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Economy

UN tackles ocean conservation after Trump's snub of Paris pact

Secretary-general appeals for multilateralism at first UN Ocean Conference

UNITED NATIONS -- Facing a world still reeling from the U.S. pullout from a landmark climate treaty, the U.N. secretary-general Monday urged global leaders to not abandon multilateralism and work together in confronting maritime sustainability and environmental challenges.

"Pollution, overfishing and the effects of climate change are severely damaging the health of our oceans," said Antonio Guterres, marking the start of the first-ever U.N. conference on the oceans and marine resources. "We are here today to turn the tide," he told the crowd of U.N. representatives from member states and hundreds of nongovernmental organizations.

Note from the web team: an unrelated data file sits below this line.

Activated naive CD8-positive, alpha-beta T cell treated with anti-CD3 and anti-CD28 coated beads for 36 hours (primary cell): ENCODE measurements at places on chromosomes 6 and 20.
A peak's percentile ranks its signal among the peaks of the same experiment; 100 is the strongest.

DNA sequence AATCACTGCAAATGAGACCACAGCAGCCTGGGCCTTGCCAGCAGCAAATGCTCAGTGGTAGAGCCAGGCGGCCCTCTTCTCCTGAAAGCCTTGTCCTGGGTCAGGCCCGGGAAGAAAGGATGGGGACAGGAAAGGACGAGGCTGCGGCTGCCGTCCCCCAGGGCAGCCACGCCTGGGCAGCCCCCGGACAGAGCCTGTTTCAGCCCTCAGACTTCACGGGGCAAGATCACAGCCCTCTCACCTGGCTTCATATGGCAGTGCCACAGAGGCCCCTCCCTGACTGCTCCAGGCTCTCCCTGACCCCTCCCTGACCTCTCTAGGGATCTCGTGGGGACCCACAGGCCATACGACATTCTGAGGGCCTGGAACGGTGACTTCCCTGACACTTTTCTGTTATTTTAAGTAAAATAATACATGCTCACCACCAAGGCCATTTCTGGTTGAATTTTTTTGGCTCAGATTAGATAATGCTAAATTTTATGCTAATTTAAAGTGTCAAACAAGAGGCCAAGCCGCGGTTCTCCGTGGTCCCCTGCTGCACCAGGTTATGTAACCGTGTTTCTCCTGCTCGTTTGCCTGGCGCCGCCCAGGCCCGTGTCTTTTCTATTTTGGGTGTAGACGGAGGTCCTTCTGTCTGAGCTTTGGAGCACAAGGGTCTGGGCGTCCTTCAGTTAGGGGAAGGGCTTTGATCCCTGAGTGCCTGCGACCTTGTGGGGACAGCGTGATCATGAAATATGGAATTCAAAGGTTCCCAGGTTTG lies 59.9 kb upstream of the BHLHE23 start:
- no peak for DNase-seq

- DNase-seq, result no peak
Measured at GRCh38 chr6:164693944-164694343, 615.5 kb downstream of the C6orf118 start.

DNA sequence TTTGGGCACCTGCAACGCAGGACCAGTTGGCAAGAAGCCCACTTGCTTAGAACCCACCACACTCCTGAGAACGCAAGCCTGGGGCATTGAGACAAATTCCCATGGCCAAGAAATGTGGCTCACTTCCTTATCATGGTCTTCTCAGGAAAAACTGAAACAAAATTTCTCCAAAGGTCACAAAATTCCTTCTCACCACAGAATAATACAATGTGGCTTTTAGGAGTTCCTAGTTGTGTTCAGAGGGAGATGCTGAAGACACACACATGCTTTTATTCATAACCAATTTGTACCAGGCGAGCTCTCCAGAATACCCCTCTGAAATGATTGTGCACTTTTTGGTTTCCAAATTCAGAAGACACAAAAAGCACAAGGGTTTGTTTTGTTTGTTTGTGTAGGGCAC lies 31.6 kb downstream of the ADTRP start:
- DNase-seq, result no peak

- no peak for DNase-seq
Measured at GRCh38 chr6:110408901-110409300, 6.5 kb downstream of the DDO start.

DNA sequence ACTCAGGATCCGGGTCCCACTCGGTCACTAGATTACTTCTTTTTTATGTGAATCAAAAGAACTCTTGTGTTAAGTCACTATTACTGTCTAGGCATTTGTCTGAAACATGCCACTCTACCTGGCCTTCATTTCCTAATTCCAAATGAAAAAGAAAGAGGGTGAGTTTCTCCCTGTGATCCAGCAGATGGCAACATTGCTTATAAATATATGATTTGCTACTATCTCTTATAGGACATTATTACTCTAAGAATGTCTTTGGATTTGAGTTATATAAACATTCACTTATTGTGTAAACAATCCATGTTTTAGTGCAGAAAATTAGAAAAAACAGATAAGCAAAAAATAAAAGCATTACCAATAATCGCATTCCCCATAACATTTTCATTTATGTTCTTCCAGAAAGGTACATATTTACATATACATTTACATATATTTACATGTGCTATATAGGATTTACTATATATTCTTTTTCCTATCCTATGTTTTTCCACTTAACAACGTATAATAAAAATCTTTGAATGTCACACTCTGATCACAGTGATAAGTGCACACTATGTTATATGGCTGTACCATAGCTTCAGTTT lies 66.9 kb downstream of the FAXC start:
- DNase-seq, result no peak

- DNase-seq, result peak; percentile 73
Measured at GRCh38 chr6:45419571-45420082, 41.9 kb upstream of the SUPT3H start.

Guterres called improving the health of the oceans "a test for multilateralism," arguing that, "unless we overcome the territorial and resource interests that have blocked progress for far too long, the state of our oceans will continue to deteriorate." 

"We must put aside short-term national gain to prevent long-term global catastrophe," Guterres asserted.

As of Monday afternoon, more than 700 voluntary commitments from member states, U.N. bodies and NGOs had pledged financial contributions to the conference.

Member states are expected to adopt a declaration at the end of the week that recognizes the importance of the Paris agreement in combating climate change and outlines ocean conservation targets.

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